Loremageddon: The North Ton Peacestock, ca 1290 V.R.

After a brief lull yesterday to recharge, we’re back with some lore for a markedly less violent group of people. Peace is, after all, in their name–how bad could any of them be?


“A peaceful man in a dangerous place soon becomes dangerous himself, or dead.” -The Philosopher Lei Tze

The difference between Lei Tze’s philosophy and bitter reality in the Ton-Ga is that in a land where everything is dangerous, some will never become dangerous enough to compete. Such is life for the North Ton peacestock, who exemplify the gaps in power, stature and class between the stocks better than any other culture on Canno. The Ton-Ga’s warstock children are statuesque, lethal and storied; its peacestock are so thoroughly downtrodden that the rest of the planet forgets they exist. This isn’t precisely hyperbole–a popular Murit historical account claims that there are no peacestock in the Ton-Ga, and that suggesting there might be is a death sentence!

Obviously this is ridiculous–at least, for anyone who lives in the Ton-Ga. Someone has to build the houses, till the fields in what little farmland there is, fight the endless swarms of parasites which infest the growing pools every House has as its main form of agriculture, and otherwise keep the North Ton fed and sheltered against the Bogs. The warstock are far too invested in taking new lands (and stopping other Houses’ warstock from doing the same) to carry out any of these tasks. Obviously, there has to be a peacestock.

Acknowledging that it’s necessary hasn’t endeared its people to their counterparts, however. In most houses, a peacestock man overtops peacestock women by a significant margin–all the tall women were selected for the warstock in the years just after the Loar War. It’s difficult for North Ton warstock to decide which is the graver sin: reminding the War-Matrons that their ancestors were smaller in stature than men, or that these men are nearly as tall as those of the warstock. Either way, the result is that peacestock in the Ton-Ga are treated as second-class citizens.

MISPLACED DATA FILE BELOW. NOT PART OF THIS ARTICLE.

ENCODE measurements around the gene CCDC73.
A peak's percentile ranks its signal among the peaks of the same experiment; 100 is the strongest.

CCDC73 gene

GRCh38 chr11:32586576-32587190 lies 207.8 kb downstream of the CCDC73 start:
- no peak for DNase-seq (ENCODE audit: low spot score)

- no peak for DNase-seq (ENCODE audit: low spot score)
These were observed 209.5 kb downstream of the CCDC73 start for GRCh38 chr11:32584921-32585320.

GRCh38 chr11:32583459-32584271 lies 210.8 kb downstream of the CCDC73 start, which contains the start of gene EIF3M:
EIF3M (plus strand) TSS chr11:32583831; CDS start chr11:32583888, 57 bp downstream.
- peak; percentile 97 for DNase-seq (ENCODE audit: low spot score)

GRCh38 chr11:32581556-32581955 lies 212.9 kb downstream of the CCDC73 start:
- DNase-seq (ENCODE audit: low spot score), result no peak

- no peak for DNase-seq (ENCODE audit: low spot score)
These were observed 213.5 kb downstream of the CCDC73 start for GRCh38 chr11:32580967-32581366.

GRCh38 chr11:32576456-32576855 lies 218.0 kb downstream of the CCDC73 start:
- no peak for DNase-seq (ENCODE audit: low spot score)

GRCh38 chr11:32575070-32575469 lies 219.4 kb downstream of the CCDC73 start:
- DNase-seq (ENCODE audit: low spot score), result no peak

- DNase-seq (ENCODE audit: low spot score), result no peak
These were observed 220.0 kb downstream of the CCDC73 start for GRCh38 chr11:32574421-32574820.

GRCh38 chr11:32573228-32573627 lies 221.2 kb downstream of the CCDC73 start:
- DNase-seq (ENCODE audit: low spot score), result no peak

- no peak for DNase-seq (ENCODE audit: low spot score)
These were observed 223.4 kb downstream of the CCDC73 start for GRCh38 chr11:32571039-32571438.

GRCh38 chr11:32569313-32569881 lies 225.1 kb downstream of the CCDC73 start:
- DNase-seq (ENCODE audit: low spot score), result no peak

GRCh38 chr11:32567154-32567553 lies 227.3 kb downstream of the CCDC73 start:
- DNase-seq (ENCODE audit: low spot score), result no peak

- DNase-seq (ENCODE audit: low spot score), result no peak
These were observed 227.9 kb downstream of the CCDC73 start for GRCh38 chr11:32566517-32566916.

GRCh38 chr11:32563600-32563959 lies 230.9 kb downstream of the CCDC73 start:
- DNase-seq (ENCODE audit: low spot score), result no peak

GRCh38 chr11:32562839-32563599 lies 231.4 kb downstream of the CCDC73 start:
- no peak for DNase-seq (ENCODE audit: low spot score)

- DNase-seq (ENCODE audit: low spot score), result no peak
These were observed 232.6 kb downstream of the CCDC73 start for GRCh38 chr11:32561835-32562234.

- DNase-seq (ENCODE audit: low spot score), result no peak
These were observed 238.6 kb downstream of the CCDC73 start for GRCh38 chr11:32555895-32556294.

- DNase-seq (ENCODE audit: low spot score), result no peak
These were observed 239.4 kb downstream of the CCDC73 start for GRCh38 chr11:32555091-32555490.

From the day he’s born, a peacestock man is shown his place at every turn. It’s true that he’s spared the constant barrage of indoctrination, thought-exercises and proverbs his warstock cousins endure, and that he has an excellent chance of being employed within his village rather than in the bogs outside of it. However, he’s also “spared” the combat training, valuable arms and armor, and steady diet which every House strives to supply for its warstock children. A warstock man born poor in the Ton-Ga always has the option of leaving the bogs and setting out across Canno to seek his fortune elsewhere; a peacestock man is likely to die in the same village he was raised in. If it’s not the soggy, tree-encased group of stilt-huts eked out around a rocky outcropping for the town hall, it’s a crumbling cave-system which floods twenty times during every monsoon season. Even here, the best places will be given to the warstock so they have somewhere safe to recover in the event of wounds and disease.

The further towards the center of a given House’s power one ventures, the worse the situation becomes for the peacestock. A single warstock family in a village full of the peacestock will naturally let their warrior discipline slip a little bit just for the sake of human contact. They’ll discard most of the sillier strictures about dealing with these daintier humans. In the more remote villages of any given House, it’s possible there might even be inter-stock romances that don’t end in a killing. Put two warstock families together, however, and most of this ceases to be. With more of their own to speak to, the warstock simultaneously have less reason to acknowledge that the peacestock exist, and a sudden social pressure to maintain their facades.